Fishing is a common recreational sport, particularly from August to October, when many people fish with bamboo poles in freshwater swamps and creeks. Hunting is also popular. A traditional Surinamese activity is a birdkeeping. The most commonly caught birds are the large-billed seed finches (Oryzoborus crassirostris) known in the country as twa-twas. Competition among these whistling birds takes place Sunday mornings at Independence Square in Paramaribo and in other cities throughout Suriname.
After World War II the issue of universal suffrage served as a catalyst for political mobilization. Political parties were set up, most of them organized along ethnic lines. The light-skinned Creole elite, who opposed universal suffrage, set up the Suriname National Party (Nationale Partij Suriname; NPS).
The Progressive Suriname People’s Party (Progressive Suriname Volkspartij; PSV) organized the working-class Creoles. Eventually, the South Asians and Indonesians were grouped respectively within the United Reform Party (later called the Progressive Reform Party [Vooruitstrvende Hervormde Partij; VHP]) and the Indonesian Peasants’ Party (now the Party of National Unity and Solidarity [Kerukunan Tulodo Pranatan Inggil; KTPI]). Universal suffrage was instituted in 1948.
After Suriname was granted autonomy in its internal affairs in 1954, development aid from the Netherlands increased steadily. From 1964 onward, Suriname, as an associate member of the European Economic Community (EEC; later succeeded by the European Union), also received aid from the EEC’s development fund. In spite of this aid, Suriname’s rate of economic growth was strong only during the mid-1960s, when there were dramatic increases in the production of alumina and aluminum.
The 1958 elections produced a coalition government of the NPS and the VHP. In 1961 the left-wing Nationalist Republican Party (Partij Nationalistische Republiek; PNR) was established. Among the South Asian population, the Action Group (Aktie Groep) became active. A split occurred in the NPS-VHP coalition after the 1967 elections, which led to a coalition of the Action Group and the NPS, but in 1969 that government fell. A coalition was then formed by the VHP and the Progressive National Party (Progressieve Nationale Partij; PNP), which was set up by a group of intellectuals who had left the NPS.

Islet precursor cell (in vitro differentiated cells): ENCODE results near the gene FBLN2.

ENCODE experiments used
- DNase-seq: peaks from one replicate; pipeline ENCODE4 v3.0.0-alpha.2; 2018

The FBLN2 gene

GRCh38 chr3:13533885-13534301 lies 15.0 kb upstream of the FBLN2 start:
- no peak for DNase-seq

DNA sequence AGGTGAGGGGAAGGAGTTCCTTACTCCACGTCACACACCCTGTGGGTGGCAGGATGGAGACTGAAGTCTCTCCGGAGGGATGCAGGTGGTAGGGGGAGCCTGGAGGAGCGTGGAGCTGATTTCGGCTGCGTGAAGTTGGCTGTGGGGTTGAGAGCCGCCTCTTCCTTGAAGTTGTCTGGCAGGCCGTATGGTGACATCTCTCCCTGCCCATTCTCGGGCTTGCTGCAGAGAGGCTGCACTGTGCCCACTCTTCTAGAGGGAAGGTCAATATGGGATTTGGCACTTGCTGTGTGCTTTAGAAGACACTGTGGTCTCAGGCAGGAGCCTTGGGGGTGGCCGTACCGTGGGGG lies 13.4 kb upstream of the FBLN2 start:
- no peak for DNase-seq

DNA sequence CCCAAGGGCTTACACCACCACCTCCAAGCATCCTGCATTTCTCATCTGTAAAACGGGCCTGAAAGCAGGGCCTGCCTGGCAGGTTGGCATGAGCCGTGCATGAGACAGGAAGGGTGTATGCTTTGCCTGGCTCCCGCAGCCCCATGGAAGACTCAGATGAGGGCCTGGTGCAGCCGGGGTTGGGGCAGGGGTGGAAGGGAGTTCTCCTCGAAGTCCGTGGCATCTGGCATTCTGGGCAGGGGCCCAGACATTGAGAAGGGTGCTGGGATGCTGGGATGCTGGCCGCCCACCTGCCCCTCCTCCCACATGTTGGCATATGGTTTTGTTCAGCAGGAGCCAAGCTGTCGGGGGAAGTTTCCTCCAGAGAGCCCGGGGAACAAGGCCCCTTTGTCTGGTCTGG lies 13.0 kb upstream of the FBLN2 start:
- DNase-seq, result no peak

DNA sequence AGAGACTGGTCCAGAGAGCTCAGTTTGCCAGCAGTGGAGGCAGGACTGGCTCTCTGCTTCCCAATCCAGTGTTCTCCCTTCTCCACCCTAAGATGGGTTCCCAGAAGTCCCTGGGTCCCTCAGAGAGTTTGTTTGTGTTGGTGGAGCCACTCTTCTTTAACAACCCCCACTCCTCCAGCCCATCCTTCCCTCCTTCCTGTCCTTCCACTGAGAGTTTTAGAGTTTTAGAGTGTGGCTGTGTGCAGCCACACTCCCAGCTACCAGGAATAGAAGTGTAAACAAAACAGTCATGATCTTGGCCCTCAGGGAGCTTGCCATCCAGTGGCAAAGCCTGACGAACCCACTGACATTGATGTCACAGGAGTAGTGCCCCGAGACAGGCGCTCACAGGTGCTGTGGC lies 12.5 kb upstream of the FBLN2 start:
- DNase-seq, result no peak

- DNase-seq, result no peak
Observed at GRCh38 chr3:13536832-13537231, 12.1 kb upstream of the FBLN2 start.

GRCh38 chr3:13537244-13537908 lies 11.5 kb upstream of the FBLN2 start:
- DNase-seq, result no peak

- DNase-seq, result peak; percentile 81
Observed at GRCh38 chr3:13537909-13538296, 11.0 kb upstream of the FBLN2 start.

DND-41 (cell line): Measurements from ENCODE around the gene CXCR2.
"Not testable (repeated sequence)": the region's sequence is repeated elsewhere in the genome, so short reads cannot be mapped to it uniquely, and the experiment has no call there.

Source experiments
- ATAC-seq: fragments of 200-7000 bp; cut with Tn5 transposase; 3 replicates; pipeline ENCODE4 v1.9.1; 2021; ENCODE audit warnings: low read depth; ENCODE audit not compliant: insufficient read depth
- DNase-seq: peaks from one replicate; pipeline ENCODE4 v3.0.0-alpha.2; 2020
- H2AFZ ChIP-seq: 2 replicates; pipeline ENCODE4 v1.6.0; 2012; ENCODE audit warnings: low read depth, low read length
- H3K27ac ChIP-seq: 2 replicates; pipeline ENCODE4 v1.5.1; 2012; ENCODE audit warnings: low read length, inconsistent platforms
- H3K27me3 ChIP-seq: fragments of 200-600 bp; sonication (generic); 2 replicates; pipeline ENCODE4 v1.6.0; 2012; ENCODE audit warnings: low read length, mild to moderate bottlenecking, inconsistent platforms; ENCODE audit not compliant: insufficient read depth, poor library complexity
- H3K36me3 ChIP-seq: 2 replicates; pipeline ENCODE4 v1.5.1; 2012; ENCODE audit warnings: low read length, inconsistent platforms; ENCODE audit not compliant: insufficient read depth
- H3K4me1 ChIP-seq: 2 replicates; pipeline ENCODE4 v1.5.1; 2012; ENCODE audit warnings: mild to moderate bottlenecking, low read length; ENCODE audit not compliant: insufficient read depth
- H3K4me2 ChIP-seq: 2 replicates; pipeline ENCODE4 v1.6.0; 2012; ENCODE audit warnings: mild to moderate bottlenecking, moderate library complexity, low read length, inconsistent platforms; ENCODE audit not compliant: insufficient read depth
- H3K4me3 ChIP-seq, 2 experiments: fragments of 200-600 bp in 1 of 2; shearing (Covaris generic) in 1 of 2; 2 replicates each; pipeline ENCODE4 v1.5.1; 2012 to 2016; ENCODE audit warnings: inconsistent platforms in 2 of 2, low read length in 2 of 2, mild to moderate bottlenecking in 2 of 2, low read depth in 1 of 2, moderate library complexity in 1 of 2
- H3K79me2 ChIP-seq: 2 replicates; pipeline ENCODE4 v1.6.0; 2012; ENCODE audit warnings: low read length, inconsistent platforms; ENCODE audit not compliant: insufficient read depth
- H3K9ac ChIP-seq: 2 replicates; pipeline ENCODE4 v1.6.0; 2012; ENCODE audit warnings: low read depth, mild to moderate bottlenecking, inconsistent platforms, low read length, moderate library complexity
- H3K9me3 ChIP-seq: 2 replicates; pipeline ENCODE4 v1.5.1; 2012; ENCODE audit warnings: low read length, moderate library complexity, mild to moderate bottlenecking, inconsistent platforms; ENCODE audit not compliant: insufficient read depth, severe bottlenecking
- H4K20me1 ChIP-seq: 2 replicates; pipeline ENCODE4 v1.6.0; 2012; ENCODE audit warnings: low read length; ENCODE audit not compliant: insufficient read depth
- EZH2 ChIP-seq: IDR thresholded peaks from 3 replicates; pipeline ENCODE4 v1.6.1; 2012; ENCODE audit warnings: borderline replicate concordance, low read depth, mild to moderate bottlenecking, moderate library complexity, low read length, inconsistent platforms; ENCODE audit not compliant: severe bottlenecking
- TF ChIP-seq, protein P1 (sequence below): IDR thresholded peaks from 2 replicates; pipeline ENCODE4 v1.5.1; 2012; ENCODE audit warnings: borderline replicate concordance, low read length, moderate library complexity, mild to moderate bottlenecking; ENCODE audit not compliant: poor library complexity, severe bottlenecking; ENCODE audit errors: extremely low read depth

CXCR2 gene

There are a few theories on how these languages were formed. One is that Afro-Asiatic languages originally came from Egypt and spread into West Africa and East Africa. As people migrated, they carried their language with them; over time, it became a new, distinct language. Another theory suggests that Niger-Congo and Nilo-Saharan languages came from Southern Africa and later spread to surrounding areas. The total area of Suriname 63,250 square miles. At just under 165,000 square kilometers (64,000 square miles), it is the smallest sovereign state in South America. Suriname was the first to get its name from American Indians, which was Surinen.
Several of these languages are indigenous to Suriname, so most have been spoken for centuries. Some are relatively new additions; Javanese, for example, is a 20th-century language that was brought over by Indonesian immigrants. Although it’s one of Suriname’s largest languages, it hasn’t yet caught on as an official national language—but it remains one of its most popular.
Like any language, languages spoken in Suriname will take a lot of time and practice to learn. However, some languages can be learned faster than others. If you have any previous knowledge of Dutch or French, for example, you’ll have an easier time learning Sranan Tongo because it’s written using similar characters and conjugation.
in Suriname, Dutch is the official language taught in schools but Sranan is the language used in day to day life. What’s amazing is that it only has 340 words, and yet they can say anything they want in day to day life.
Suriname is a multi-ethnic country with over 300 different ethnic groups. The official language of the country is Dutch, but there are also many other native languages such as Sranan Tongo and Papiamento. Other languages include Arabic, Chinese, English, French, German, Japanese, Korean, Portuguese, Spanish, Swedish, Turkish, Vietnamese, and Zulu.
What are the top 3 languages spoken in Suriname?
The official language of Suriname is Dutch. The majority of people speak English as a second language, but it’s not uncommon to hear some words and phrases in other languages. There are also many Creole dialects that are spoken throughout the country.
Top three languages spoken in Surinamese households
2. Sranan Tongo
Spanish is the official language in all South American countries except Brazil, Guyana, Suriname, and French Guiana, and is spoken even in countries that are not historically Spanish. Official languages in Guyana, Suriname, and French Guinea are respectively English, Dutch, and French.
The reply is Mi de (I’m fine) or A’y go (It goes). In Dutch, one could start the day with Goedemorgen (Good morning) or Hoe gaat het? (How’s it going?).
What is spoken in Suriname is not Hindi. It is called Sarnami and it descends from the Bhojpuri language of India.
Interjection. A popular greeting which means: How are you!